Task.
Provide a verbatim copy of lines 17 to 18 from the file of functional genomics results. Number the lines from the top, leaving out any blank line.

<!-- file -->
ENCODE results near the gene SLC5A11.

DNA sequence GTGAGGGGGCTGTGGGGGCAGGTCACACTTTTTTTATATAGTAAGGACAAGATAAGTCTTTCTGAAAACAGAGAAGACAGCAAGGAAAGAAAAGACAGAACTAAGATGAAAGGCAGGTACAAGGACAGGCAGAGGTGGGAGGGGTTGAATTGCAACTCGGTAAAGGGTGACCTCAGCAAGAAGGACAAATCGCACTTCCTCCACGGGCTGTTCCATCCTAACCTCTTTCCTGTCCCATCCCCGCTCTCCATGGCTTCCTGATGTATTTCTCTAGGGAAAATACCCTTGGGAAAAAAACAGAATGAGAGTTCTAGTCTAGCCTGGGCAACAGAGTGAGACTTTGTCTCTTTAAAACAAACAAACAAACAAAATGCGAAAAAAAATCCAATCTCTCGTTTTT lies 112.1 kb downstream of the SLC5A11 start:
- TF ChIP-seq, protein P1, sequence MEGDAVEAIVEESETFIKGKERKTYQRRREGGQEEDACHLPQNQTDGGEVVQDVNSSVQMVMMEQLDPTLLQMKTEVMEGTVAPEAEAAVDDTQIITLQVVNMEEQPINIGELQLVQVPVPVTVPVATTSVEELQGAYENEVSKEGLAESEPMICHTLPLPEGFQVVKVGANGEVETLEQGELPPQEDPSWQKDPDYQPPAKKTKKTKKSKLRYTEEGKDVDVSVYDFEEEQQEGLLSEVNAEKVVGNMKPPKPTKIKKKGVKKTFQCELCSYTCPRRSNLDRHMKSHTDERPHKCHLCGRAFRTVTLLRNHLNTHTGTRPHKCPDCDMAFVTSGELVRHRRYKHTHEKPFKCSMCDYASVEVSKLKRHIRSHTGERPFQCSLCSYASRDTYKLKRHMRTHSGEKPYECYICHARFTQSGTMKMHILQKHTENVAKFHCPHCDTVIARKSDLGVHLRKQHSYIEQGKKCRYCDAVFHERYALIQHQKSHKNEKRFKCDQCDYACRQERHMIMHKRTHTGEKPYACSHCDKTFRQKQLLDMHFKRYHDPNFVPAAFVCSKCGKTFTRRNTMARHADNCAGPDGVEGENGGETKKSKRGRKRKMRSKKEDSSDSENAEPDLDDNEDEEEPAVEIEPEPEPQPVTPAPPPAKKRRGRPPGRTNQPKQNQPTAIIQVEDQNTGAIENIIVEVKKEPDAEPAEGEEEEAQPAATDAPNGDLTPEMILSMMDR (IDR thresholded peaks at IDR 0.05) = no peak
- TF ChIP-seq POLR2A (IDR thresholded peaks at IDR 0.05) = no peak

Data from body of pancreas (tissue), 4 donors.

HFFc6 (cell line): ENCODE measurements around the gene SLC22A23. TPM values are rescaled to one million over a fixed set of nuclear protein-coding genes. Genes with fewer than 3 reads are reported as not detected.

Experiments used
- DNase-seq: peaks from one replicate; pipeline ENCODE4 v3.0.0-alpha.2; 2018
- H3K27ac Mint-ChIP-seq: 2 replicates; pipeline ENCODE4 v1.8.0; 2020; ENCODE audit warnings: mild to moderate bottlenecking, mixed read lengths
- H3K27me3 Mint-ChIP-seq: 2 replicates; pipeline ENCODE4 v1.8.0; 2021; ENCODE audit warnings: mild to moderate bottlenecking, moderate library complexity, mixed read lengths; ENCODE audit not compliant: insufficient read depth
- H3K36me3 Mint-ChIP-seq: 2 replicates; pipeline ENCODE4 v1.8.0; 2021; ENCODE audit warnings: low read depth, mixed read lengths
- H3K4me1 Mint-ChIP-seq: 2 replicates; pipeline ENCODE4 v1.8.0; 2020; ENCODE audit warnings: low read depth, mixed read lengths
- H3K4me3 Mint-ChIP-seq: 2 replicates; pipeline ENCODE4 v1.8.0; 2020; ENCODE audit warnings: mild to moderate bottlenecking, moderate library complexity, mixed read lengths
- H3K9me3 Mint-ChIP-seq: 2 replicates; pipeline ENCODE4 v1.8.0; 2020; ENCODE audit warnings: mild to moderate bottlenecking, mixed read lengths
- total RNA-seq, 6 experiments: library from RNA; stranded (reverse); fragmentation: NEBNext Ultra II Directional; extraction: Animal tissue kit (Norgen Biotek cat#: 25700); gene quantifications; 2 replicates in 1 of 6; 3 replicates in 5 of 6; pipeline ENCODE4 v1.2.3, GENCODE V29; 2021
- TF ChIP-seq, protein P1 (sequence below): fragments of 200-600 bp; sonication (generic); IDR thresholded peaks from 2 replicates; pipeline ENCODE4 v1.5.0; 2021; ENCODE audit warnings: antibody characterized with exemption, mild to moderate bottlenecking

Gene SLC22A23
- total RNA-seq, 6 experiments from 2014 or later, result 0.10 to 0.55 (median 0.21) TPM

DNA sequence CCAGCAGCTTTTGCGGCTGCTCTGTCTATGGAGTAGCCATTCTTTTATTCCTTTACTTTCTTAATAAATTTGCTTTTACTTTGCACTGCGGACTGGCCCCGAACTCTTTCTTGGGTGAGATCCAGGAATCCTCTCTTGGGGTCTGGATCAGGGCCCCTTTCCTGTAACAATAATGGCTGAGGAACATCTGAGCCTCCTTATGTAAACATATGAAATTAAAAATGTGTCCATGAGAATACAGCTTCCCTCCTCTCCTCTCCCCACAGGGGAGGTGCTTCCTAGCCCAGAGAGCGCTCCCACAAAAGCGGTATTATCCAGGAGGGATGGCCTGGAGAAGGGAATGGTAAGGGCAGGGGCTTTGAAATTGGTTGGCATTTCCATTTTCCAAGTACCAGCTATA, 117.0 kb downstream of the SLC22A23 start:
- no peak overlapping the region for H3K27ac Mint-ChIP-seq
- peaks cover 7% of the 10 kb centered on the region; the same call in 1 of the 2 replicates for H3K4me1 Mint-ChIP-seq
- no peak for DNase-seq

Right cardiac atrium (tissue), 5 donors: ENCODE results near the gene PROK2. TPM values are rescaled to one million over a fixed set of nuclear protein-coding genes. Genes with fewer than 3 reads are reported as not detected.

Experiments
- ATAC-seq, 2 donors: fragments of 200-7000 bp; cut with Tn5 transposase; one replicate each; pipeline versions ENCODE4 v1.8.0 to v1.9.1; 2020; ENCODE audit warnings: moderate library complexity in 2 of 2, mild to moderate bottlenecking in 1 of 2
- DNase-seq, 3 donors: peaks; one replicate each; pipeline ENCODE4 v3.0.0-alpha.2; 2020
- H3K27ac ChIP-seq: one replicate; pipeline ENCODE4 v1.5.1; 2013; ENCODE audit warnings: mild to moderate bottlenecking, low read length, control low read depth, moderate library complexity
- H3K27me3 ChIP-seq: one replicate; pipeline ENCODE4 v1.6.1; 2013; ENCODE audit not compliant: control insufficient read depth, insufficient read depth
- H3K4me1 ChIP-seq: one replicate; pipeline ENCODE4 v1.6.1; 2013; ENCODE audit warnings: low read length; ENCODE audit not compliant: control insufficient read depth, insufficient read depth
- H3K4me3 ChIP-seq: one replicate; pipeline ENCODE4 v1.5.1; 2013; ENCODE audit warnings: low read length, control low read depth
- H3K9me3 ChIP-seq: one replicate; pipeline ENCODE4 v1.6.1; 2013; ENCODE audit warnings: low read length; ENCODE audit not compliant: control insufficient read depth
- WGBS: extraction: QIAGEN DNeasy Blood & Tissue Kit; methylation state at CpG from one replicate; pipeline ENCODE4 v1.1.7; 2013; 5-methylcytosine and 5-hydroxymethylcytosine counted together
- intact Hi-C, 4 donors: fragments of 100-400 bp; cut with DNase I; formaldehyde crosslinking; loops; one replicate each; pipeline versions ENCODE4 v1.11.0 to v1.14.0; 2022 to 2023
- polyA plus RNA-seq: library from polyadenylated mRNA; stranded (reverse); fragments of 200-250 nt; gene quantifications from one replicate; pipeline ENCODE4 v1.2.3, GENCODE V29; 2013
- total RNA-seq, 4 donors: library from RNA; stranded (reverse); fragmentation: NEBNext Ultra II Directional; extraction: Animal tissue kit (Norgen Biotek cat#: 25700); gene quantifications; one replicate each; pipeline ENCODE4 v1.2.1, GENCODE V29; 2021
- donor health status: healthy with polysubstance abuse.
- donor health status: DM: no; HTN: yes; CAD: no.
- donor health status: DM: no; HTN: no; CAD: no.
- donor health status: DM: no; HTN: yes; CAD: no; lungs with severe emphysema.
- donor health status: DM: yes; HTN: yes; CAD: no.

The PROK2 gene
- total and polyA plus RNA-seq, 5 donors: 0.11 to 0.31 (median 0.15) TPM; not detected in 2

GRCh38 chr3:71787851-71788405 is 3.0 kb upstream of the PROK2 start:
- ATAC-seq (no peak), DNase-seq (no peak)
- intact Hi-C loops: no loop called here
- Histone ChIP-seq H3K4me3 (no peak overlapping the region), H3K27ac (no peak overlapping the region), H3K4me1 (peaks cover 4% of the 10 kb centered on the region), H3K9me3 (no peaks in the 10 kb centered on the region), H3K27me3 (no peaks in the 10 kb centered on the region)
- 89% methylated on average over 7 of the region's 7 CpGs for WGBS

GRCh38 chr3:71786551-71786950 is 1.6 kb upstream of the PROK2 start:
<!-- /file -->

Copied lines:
Gene SLC22A23
- total RNA-seq, 6 experiments from 2014 or later, result 0.10 to 0.55 (median 0.21) TPM